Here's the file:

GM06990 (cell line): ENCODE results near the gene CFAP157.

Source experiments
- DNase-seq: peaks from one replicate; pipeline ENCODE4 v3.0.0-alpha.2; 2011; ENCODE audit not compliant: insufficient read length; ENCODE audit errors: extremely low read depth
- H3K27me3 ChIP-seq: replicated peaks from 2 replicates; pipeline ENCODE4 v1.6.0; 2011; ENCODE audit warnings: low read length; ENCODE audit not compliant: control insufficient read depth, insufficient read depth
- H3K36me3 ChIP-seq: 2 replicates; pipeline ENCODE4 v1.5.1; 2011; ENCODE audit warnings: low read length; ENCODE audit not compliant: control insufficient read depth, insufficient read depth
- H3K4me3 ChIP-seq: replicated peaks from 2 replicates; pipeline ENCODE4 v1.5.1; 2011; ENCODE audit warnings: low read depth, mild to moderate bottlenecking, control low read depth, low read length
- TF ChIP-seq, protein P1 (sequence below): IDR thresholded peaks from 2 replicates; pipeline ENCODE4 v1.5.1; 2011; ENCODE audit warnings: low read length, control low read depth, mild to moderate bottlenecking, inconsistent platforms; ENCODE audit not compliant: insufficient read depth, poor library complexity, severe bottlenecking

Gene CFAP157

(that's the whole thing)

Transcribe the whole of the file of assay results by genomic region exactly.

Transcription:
GM06990 (cell line): ENCODE results near the gene CFAP157.

Source experiments
- DNase-seq: peaks from one replicate; pipeline ENCODE4 v3.0.0-alpha.2; 2011; ENCODE audit not compliant: insufficient read length; ENCODE audit errors: extremely low read depth
- H3K27me3 ChIP-seq: replicated peaks from 2 replicates; pipeline ENCODE4 v1.6.0; 2011; ENCODE audit warnings: low read length; ENCODE audit not compliant: control insufficient read depth, insufficient read depth
- H3K36me3 ChIP-seq: 2 replicates; pipeline ENCODE4 v1.5.1; 2011; ENCODE audit warnings: low read length; ENCODE audit not compliant: control insufficient read depth, insufficient read depth
- H3K4me3 ChIP-seq: replicated peaks from 2 replicates; pipeline ENCODE4 v1.5.1; 2011; ENCODE audit warnings: low read depth, mild to moderate bottlenecking, control low read depth, low read length
- TF ChIP-seq, protein P1 (sequence below): IDR thresholded peaks from 2 replicates; pipeline ENCODE4 v1.5.1; 2011; ENCODE audit warnings: low read length, control low read depth, mild to moderate bottlenecking, inconsistent platforms; ENCODE audit not compliant: insufficient read depth, poor library complexity, severe bottlenecking

Gene CFAP157